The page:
Photo of teacher in Kakuma

Expanding Access Improving Quality Transforming Lives

Education has an unparalleled ability to open doors, create opportunities and change the way we think.  At Windle, education is our passion - from primary schools in remote villages to universities with a global reputation for excellence.

"Education is a human right with immense power to transform.” Kofi Annan

Scholarships

Through sponsoring refugees and others affected by conflict in Africa at secondary, vocational and tertiary level, the Trust is developing the technical expertise and professional skills to strengthen institutions, diminish gender-based inequalities and reduce the risks of social division.

Latest News

Primary school students during a lesson in Ganyiel, South Sudan.

​​​Windle Trust International has been working with the government of South Sudan and the Department for International Development (DFID) since 2013 on a programme to increase access to primary and secondary schools in South Sudan.  The overall programme covers the whole of the country, and WTI is responsible for managing implementation in three of the historical states – W. Equatoria, Lakes and Unity.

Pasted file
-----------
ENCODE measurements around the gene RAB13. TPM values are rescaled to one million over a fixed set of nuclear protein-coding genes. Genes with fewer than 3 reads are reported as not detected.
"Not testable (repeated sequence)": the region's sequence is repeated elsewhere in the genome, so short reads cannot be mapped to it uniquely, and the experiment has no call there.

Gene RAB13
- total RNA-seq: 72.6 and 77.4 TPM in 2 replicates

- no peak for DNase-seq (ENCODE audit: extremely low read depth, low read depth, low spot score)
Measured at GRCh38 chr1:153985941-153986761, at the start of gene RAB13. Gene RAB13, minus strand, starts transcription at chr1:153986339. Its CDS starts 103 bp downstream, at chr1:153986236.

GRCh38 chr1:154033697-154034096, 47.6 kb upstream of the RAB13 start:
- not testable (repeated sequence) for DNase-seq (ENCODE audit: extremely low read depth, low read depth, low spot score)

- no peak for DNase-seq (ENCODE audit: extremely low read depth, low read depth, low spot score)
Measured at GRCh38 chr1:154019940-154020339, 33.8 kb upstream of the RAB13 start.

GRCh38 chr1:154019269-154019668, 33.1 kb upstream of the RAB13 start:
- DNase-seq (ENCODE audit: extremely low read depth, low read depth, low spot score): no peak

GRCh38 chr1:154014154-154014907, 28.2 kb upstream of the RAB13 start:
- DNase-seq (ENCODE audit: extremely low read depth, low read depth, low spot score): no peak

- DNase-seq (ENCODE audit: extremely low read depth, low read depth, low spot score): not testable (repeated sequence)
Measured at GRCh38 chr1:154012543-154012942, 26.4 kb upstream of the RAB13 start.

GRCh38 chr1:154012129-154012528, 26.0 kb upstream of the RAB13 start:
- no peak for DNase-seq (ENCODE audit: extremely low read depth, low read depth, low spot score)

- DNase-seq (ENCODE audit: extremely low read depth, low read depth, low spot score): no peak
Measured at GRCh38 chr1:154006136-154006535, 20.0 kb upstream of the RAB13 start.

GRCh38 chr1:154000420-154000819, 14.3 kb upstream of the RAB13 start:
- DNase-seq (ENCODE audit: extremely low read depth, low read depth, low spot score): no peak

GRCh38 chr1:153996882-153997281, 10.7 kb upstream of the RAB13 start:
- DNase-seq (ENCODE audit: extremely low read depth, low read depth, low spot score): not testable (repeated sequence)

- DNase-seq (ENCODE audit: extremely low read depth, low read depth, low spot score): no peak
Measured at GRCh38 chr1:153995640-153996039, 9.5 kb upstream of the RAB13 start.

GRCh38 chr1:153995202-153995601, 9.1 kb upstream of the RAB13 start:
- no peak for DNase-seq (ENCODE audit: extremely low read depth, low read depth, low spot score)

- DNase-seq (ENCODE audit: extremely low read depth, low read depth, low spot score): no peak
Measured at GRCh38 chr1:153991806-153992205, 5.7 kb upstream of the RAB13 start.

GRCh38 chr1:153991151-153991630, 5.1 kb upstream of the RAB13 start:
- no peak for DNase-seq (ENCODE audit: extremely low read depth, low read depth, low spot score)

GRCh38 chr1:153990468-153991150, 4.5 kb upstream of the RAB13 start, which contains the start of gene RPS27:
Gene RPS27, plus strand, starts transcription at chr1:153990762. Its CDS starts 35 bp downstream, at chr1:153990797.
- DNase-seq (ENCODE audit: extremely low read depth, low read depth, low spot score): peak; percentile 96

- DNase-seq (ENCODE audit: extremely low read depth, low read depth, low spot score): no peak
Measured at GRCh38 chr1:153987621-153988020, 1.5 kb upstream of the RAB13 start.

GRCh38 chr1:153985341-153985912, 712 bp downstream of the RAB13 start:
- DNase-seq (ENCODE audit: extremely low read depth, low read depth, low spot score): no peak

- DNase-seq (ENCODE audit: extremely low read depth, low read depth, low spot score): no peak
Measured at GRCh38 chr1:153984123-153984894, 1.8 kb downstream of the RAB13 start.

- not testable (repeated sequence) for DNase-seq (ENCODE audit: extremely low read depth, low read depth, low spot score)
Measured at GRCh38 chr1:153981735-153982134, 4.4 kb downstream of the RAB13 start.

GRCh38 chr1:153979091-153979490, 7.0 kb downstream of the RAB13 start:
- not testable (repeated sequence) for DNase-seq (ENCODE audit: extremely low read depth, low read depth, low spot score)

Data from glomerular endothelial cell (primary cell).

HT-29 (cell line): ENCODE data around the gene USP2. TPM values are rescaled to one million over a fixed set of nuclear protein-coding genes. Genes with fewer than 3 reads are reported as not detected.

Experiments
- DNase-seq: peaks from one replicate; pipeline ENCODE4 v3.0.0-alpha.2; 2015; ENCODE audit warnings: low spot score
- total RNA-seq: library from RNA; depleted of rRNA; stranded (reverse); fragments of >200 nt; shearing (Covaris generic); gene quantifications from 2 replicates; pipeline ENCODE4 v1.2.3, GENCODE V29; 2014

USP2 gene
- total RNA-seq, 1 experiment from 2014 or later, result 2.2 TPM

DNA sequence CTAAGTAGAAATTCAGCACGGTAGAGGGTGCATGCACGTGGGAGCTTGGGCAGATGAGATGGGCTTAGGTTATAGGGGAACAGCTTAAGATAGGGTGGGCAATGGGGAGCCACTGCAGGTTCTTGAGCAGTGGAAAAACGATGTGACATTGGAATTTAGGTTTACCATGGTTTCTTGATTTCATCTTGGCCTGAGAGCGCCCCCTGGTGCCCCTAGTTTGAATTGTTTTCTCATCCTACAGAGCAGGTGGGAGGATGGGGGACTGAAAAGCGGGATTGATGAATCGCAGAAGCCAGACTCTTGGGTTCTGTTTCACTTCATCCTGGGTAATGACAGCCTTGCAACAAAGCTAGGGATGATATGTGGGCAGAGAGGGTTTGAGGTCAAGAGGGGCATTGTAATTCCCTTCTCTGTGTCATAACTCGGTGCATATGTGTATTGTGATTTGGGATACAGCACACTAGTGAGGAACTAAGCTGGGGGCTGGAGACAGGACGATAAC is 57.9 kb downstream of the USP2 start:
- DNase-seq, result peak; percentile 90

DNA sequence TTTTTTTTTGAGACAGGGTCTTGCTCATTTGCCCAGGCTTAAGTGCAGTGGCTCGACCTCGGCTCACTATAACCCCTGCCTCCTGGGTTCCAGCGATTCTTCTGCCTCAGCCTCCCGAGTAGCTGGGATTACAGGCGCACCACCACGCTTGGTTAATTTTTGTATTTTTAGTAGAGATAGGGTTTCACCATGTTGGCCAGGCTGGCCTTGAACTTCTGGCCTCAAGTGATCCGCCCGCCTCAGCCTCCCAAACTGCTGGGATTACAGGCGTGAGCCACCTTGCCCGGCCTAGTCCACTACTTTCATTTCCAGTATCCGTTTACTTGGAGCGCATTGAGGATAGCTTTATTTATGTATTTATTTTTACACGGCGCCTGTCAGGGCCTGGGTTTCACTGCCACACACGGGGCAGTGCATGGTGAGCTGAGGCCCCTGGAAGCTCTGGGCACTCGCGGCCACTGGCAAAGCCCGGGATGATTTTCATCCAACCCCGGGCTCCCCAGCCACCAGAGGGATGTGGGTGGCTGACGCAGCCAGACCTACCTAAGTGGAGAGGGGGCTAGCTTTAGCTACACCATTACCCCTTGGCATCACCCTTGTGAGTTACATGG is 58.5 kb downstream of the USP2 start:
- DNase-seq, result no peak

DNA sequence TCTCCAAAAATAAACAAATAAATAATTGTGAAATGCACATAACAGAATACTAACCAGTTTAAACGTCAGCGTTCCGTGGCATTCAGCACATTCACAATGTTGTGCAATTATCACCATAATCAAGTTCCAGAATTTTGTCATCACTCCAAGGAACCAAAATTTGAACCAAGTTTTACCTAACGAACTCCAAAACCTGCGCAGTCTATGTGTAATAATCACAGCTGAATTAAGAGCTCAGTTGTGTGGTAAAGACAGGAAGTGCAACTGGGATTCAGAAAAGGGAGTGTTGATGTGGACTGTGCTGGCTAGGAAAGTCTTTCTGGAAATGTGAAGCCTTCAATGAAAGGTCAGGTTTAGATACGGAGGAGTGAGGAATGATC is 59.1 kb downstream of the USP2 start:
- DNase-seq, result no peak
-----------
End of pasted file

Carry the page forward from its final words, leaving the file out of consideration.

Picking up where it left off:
Students from Timbiro Secondary School doing a Biology exam in a temporary classroom

Speaking about the situation in South Sudan, UN Special Envoy said:

Participants of the 7-week training course for South Sudan Primary Level English Language teachers take part of an activity at the Multi Service Training Centre in Juba, South Sudan. The course focussed on developing teaching resources for primary school teachers that reflect the national curriculum and  context.

South Sudan is the world’s newest country, but it has inherited an education system that is in desperate need of renewal and reform. One aspect of that process of renewal is the adoption of English as the language of instruction for all subjects from grade 4 at primary school.  Teachers need good linguistic abilities to understand and deliver the curriculum – but many primary school teachers are untrained or poorly trained and have limited proficiency in English.